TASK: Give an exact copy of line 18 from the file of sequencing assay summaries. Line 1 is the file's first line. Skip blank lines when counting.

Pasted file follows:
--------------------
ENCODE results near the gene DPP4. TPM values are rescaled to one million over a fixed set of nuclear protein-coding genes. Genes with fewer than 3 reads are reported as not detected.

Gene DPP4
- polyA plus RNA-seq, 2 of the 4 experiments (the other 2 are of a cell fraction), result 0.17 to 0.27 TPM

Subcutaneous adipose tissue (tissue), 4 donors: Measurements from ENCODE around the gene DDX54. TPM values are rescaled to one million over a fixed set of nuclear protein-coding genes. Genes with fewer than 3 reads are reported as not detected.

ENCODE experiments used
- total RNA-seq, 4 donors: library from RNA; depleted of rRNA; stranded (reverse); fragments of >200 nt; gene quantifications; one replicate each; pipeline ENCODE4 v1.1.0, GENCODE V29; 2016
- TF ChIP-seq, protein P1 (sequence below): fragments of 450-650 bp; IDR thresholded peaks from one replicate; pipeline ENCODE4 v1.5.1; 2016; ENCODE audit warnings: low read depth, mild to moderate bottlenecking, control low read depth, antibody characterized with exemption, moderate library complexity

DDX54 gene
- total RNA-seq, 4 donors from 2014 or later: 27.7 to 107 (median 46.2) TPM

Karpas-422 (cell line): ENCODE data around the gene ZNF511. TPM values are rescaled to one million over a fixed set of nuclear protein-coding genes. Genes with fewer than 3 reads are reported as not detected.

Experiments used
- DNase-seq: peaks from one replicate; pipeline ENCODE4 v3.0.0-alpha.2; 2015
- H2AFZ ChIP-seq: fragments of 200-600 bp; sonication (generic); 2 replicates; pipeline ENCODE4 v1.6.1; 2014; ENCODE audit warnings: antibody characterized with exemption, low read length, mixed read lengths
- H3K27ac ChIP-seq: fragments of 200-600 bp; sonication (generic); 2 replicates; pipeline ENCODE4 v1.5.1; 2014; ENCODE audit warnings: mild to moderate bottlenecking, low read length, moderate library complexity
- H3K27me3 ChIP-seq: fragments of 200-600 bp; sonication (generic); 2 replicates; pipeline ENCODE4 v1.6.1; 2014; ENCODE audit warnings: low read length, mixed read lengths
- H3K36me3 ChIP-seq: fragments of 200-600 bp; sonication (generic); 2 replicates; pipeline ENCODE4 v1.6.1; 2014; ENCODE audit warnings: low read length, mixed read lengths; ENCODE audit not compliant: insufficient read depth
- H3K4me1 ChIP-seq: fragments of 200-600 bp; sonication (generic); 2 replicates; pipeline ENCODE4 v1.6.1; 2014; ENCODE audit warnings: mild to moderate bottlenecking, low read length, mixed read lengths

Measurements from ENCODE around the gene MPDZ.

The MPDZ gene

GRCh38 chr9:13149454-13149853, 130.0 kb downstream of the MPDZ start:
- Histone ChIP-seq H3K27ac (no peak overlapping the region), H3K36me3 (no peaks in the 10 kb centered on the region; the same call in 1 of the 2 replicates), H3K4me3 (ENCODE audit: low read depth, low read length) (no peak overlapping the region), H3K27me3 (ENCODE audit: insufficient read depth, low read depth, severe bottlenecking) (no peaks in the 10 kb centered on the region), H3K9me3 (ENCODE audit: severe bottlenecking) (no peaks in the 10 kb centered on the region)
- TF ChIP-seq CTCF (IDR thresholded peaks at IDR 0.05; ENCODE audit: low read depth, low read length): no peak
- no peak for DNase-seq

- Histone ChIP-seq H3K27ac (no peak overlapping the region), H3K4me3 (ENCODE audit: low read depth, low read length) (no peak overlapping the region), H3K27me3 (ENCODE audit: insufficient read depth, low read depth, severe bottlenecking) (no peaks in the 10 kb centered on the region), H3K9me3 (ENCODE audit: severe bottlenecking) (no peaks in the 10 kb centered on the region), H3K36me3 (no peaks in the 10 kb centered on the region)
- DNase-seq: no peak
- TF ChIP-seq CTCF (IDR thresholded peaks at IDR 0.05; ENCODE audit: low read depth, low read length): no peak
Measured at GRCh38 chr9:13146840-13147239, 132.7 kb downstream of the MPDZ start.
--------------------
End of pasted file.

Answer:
Measurements from ENCODE around the gene MPDZ.